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Liposuction Q&A with Dr. C

Diet and exercise alone aren’t always enough to give you the slim, toned body shape you hope for. If you’ve already reached your target weight but still notice stubborn fatty deposits that nothing seems to help, you might be considering liposuction. Although there are plenty of great resources online where you can learn more about lipo, sometimes the most important questions are a little bit more personal. Here, Denver plastic surgeon Dr. Frank Campanile answers to the liposuction questions he hears most often.

If you have a liposuction question that’s not answered below, please feel free to contact us online today to schedule a consultation. Dr. Campanile is a board certified plastic surgeon who focuses on developing a customized approach toward cosmetic surgery that can better help you meet your unique goals.

Q. I’ve read everything about liposuction that I can get my hands on, but I’m still not sure it’s right for me. How can I make up my mind?

A. Deciding to move forward with any cosmetic surgery can definitely be a tough commitment to make no matter how much information you have at your fingertips. If you’ve practically memorized all the pros and cons and have a good idea about the advantages of lipo (as well as its limitations) but still feel unsure, I suggest scheduling a consultation as your next step. This doesn’t mean you’re locked into a date for surgery, but instead lets us discuss liposuction in terms of how the procedure specifically relates to you, your body concerns and your cosmetic goals. For example, I can let you know if liposuction will be able to help reduce your muffin top, or advise you if I think a tummy tuck might be a better option instead. Once you can relate to liposuction on a more personal level, you’ll have a clearer idea of whether you’re ready to schedule your surgery.

Q. I keep hearing mixed advice about whether it’s safe to combine liposuction with a tummy tuck. What’s the real answer?

A. I personally think it’s a great idea to combine the two procedures, for some pretty important reasons: men and women often see superior results and experience faster healing, plus there’s no need for post-surgical drains. The American Society of Plastic Surgeons even reported that combining liposuction with tummy tucks may reduce complications like seroma after surgery. These types of benefits are exactly why I developed the C.L.A.S.S. Drain-Free Tummy Tuck exclusively for my patients. My guess is that a lot of the resources that advise against combining the two body contouring procedures are simply based on outdated or inaccurate data. Today, more surgeons than ever see the advantages that incorporating liposuction with a tummy tuck can deliver in terms of more natural-looking tummy tuck results as well an easier recovery period for patients.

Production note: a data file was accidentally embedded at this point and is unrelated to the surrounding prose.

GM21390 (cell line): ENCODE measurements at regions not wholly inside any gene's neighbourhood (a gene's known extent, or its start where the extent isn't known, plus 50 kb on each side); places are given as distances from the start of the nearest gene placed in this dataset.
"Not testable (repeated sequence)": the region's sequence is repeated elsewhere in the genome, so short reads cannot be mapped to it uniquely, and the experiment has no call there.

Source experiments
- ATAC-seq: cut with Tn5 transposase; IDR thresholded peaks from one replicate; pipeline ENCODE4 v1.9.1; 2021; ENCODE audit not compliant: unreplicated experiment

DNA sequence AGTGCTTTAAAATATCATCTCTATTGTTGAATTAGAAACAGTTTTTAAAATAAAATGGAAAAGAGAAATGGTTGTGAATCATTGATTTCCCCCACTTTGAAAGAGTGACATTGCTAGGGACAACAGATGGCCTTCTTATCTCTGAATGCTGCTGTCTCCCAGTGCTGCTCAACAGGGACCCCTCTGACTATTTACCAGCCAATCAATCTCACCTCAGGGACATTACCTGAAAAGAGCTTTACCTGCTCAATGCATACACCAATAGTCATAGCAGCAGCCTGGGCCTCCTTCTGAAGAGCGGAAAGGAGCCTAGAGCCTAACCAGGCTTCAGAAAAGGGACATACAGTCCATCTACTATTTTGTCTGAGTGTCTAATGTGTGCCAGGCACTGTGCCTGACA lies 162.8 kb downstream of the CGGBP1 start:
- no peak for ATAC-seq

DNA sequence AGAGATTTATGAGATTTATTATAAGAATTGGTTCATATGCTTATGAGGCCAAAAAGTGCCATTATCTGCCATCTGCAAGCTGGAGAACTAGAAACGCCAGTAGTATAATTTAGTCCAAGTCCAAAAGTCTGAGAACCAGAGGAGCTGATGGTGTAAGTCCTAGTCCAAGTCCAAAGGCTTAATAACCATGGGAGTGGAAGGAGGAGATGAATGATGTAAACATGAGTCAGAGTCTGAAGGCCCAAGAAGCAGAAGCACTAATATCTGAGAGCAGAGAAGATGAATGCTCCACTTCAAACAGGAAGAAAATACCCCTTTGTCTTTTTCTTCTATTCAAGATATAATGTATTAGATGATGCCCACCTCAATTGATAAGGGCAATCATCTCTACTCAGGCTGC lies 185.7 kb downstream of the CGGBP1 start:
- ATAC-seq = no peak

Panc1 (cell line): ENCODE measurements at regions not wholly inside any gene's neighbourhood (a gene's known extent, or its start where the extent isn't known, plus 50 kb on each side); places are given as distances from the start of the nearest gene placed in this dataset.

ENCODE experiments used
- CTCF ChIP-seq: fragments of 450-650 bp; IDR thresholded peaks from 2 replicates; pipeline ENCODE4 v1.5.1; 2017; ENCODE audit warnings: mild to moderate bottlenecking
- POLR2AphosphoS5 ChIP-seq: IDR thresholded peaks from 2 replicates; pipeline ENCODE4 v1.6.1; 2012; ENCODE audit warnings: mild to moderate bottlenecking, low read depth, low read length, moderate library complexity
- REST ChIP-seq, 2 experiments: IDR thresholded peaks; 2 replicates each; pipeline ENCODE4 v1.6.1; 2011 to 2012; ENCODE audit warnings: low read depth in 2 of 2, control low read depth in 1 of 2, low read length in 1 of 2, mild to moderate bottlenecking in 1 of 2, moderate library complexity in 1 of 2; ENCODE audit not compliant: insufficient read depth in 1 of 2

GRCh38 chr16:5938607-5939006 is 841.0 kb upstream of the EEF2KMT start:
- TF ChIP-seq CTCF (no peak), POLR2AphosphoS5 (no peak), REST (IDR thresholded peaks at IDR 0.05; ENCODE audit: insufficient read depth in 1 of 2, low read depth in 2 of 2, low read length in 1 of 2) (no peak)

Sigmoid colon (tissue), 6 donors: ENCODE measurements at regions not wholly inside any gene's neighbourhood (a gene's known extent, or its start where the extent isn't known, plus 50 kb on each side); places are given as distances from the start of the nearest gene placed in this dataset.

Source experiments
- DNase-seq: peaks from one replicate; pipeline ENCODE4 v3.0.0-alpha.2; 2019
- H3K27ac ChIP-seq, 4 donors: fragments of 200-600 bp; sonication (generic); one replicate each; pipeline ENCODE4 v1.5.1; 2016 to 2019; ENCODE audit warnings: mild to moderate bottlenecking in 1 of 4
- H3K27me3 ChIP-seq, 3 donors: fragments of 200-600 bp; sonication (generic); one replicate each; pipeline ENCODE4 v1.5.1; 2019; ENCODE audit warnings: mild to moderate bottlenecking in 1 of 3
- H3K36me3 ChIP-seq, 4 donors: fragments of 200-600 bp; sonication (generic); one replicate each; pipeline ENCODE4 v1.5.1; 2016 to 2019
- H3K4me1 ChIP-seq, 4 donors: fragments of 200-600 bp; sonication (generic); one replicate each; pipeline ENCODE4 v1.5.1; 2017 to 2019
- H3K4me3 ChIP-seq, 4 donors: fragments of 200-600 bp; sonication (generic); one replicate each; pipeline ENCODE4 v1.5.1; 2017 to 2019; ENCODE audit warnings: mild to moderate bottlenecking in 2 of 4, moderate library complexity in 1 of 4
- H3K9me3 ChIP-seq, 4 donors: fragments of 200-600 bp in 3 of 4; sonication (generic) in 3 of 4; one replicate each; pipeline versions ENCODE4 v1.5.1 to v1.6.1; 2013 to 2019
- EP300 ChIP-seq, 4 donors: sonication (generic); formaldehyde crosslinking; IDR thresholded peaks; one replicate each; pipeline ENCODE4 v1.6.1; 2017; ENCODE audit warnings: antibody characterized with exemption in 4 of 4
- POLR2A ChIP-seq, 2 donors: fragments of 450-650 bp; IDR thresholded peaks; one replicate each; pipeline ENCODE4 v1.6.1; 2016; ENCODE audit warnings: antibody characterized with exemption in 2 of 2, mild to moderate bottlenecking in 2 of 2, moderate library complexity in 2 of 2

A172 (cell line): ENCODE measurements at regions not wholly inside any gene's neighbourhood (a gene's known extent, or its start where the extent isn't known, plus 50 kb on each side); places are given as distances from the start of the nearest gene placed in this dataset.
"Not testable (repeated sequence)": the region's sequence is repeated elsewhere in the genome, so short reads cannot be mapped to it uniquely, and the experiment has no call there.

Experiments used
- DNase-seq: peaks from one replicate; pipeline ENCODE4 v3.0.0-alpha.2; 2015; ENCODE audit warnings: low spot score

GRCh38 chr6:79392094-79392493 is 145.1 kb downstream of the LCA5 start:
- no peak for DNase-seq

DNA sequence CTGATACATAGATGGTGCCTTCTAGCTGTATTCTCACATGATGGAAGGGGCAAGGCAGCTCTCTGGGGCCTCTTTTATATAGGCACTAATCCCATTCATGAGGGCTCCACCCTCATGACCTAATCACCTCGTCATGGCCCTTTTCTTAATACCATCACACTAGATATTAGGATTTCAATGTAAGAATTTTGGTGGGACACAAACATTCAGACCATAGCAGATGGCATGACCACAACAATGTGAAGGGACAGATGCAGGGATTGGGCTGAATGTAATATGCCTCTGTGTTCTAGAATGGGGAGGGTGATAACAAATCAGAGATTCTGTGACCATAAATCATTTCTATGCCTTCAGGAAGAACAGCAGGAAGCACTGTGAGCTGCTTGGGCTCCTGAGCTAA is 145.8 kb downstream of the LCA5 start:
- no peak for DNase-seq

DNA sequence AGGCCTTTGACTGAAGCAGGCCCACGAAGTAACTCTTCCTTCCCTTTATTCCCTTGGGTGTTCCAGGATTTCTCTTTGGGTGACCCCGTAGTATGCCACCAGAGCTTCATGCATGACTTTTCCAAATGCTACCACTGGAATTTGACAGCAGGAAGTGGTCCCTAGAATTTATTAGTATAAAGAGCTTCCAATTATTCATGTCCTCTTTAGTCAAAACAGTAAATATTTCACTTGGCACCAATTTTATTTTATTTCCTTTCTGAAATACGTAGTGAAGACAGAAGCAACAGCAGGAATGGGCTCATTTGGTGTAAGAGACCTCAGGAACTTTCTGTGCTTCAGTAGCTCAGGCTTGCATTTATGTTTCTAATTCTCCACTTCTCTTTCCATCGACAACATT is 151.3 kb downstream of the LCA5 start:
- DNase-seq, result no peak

Q. I don’t understand why everyone says liposuction can’t help with my weight loss. Doesn’t lipo physically remove fat cells?

A. While liposuction does remove fat cells, these aren’t the same cells that are usually responsible for significant weight gain. There are two types of fat in the body: subcutaneous fat and visceral fat. Liposuction removes subcutaneous fat, which lies relatively close to the skin’s surface. However, it’s visceral fat that’s responsible for being overweight. This second type of fat develops internally around the organs, and can only be reduced through diet and exercise. Lipo is best for fine-tuning your body shape by smoothing away love handles or other isolated fatty areas, and isn’t capable of removing enough fat cells to help you lose a large amount of weight.

Q. It seems like every source has a different answer for which type of liposuction technique will give me the best results. Is there any way I can know for sure?

A. It’s perfectly normal to feel overwhelmed by all the liposuction methods out there today. At my practice, I offer two types of lipo:

  1. Tumescent lipo, sometimes called traditional lipo, is considered the “gold standard” of body contouring. Tumescent lipo begins with an injection of a special saline solution that helps loosen cells so I can remove them more easily. The tumescent fluid also contains a local anesthetic to help you feel comfortable and a vasoconstrictor, which helps shrink blood vessels in the treatment area to control and prevent bleeding.
  2. Ultrasonic liposuction, or UAL, uses focused ultrasonic waves to liquefy fat cells for easier removal instead of using tumescent fluid. UAL is tissue-selective, targeting only adipose tissue (fatty tissue), so it’s ideal for use in more fibrous areas such as the back or the male chest.

I wouldn’t say that either approach is inherently better, because each has its time and place. What’s more important than the specific liposuction method used is the surgical skill behind the technique and whether you’re a good candidate for lipo to begin with.

Q. What about one of the alternatives to liposuction that so many med spas offer these days? Could that be an option for me?

A. If you’ve spent any time looking into nonsurgical liposuction alternatives, then you’ve probably also noticed the tendency toward huge inconsistencies from one patient’s experience to the next. Some swear by nonsurgical alternatives as the next big thing while others see zero results and write the latest innovation off as just another gimmick. The bottom line is that blind clinical trials have yet to prove consistent, reliable results from any body contouring gadget that come anywhere close to what’s possible with the proven effectiveness of liposuction. Why waste your time and money on something that may or may not work, when you know there’s an option out there that absolutely will deliver the results you deserve?